4 min read.Updated: 07 Sep 2019, 11:40 AM ISTSohini Dey
The shoes have become a part of India’s cultural landscape since the time of the Mughal civilizations, when they patronised them
Today, brands such as Needledust, FizzyGoblet and Pastel and Pop are combining traditional craft with new designs and motifs to appeal it to a bigger market
When Delhi-based journalist Shirin Mann Sangha was getting married in 2014, she wanted to pair her ensembles with juttis. “I wanted a gold jutti with zardozi and ghungroos on it (for the wedding), and a fuchsia pink for my reception. I thought it would be easier to find," says the self-confessed shoe hoarder. All she got were mundane pairs.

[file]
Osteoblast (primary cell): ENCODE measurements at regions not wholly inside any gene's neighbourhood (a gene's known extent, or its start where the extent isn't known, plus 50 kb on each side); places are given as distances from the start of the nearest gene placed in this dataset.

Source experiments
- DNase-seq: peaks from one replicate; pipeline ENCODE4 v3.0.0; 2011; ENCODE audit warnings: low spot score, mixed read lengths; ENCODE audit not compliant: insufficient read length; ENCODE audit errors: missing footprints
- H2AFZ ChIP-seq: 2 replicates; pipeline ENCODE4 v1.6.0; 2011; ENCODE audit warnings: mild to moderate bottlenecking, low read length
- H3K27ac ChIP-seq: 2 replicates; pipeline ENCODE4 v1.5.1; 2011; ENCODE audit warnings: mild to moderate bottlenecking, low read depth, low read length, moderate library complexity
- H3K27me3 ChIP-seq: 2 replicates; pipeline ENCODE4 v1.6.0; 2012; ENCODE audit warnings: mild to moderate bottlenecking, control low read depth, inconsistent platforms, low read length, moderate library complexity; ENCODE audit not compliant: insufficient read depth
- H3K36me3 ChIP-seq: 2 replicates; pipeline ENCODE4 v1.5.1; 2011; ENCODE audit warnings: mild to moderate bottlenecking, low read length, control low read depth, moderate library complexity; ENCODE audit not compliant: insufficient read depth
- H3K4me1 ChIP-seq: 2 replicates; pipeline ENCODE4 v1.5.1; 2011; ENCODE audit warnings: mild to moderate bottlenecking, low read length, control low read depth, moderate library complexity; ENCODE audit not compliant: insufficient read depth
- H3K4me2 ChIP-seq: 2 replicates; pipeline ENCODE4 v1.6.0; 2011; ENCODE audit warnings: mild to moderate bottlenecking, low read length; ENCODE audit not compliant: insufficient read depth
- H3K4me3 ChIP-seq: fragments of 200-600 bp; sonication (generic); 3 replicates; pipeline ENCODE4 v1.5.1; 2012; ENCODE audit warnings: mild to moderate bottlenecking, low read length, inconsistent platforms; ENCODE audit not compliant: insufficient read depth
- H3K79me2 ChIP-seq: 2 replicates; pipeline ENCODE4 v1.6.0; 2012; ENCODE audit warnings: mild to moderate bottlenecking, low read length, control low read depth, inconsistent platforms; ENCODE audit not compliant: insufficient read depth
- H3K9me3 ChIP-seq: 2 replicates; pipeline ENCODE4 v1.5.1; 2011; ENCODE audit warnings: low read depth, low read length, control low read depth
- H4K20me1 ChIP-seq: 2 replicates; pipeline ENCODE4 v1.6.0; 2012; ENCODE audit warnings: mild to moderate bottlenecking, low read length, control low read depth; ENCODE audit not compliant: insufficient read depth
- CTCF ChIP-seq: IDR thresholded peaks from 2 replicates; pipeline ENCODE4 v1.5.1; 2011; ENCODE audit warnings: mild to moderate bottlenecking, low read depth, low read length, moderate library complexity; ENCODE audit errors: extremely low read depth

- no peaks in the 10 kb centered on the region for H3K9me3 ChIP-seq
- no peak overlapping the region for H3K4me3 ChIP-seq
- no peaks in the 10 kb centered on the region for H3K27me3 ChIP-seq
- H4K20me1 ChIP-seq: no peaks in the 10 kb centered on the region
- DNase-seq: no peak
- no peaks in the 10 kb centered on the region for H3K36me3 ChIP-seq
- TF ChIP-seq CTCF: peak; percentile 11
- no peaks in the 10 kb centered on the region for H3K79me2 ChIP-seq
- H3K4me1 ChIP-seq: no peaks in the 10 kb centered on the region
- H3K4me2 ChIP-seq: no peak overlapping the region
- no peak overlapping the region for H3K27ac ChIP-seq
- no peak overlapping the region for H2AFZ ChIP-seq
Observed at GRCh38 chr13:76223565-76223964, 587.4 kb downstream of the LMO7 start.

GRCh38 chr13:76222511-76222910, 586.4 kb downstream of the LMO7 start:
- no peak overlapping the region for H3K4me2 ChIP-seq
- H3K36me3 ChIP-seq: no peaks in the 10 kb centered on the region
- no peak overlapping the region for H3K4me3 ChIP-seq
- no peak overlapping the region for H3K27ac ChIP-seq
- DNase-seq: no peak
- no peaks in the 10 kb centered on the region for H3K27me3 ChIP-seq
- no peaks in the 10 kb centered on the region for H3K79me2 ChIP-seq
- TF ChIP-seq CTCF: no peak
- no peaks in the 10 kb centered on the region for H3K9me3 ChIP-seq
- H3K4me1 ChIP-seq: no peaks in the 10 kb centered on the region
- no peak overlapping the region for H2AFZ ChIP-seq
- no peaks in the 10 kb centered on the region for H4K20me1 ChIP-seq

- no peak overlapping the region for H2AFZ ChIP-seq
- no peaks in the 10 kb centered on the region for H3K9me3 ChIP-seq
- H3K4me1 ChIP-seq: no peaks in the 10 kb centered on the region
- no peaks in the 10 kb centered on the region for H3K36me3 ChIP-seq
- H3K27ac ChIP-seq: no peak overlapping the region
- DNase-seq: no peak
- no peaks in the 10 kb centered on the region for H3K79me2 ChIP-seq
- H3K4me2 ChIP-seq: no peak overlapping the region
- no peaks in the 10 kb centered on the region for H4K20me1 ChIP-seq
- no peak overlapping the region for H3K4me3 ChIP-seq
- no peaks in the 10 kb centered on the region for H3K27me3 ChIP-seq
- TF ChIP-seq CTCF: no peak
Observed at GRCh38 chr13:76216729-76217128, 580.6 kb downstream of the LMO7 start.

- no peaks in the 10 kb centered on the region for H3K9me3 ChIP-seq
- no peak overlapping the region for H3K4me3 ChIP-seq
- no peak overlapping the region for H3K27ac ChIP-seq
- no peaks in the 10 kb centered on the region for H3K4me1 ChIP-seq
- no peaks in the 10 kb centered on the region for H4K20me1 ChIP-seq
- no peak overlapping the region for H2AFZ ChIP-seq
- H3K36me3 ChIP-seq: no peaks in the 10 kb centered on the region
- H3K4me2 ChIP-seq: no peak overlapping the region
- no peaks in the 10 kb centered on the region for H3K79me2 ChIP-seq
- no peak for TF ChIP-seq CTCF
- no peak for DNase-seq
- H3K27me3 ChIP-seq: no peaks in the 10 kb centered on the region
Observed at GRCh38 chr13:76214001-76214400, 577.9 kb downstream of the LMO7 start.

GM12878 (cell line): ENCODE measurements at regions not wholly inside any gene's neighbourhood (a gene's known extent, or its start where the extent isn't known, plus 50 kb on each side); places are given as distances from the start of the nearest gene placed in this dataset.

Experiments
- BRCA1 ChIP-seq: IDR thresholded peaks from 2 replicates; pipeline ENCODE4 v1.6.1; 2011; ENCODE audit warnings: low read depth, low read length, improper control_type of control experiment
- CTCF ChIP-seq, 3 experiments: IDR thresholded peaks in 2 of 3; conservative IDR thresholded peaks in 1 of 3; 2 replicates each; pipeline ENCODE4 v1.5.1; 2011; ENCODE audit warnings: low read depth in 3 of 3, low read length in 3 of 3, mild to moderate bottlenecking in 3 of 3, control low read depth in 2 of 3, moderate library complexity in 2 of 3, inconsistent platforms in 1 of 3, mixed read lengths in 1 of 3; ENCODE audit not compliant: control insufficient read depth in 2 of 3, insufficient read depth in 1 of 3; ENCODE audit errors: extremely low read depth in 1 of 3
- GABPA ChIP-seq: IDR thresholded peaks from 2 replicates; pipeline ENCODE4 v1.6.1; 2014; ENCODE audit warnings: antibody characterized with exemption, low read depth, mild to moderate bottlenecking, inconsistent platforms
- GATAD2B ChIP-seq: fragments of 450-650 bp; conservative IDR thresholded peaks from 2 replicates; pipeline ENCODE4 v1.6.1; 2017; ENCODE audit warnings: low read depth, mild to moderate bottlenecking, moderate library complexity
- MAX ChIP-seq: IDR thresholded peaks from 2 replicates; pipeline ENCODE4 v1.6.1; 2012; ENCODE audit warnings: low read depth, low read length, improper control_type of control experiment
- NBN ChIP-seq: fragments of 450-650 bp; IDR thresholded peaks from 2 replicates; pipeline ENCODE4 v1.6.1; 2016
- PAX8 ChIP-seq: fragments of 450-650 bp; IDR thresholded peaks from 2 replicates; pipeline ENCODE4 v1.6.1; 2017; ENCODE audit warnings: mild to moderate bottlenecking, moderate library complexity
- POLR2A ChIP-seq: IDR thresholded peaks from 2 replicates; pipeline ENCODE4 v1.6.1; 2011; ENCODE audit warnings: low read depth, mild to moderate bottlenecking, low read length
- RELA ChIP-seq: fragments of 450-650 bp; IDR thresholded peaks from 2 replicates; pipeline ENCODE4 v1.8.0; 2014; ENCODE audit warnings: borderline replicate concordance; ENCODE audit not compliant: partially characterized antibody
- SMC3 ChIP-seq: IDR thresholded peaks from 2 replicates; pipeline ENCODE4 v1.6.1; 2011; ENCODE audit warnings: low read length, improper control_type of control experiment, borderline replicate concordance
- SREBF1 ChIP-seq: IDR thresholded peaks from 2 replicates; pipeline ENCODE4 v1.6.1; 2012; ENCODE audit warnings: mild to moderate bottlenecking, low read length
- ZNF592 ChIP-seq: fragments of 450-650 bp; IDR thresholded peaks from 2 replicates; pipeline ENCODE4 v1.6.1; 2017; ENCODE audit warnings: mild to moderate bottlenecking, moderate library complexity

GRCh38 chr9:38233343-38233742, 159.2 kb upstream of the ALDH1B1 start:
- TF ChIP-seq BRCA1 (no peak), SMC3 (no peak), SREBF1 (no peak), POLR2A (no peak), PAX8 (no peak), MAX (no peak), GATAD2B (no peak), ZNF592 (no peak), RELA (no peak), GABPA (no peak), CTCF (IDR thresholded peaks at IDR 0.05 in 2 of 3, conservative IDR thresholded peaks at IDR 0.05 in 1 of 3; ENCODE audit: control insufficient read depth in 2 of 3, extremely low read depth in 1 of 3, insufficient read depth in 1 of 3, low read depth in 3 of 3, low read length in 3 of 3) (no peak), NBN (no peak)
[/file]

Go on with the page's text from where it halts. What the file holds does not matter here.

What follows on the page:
After several false starts, she found a karigar (craftsman) to make her designs—it took over two months. Mann Sangha’s quest led her to start Needledust in July 2014. “I worried that people might hate it—juttis aren’t supposed to look like this," she says. “I made 100 pairs and launched online—about seven-eight days later, I got an email from the website (Exclusively.in) saying we had sold out."
Today, Needledust has two stores in Delhi as well as an online store that ships across India and internationally, and their seasonal collections include an ongoing collaboration with couturiers Abu Jani-Sandeep Khosla. Fans include actors Sonam Kapoor Ahuja, who wore a pair to Cannes in 2018, and Sophie Turner, who wore a ghungroo design during the wedding celebrations of Priyanka Chopra and Nick Jonas. “The ghungroojuttis are still our best-sellers," Mann Sangha says, showing me a pair in her office, where employees are busy dispatching orders and putting the final touches on a new collection.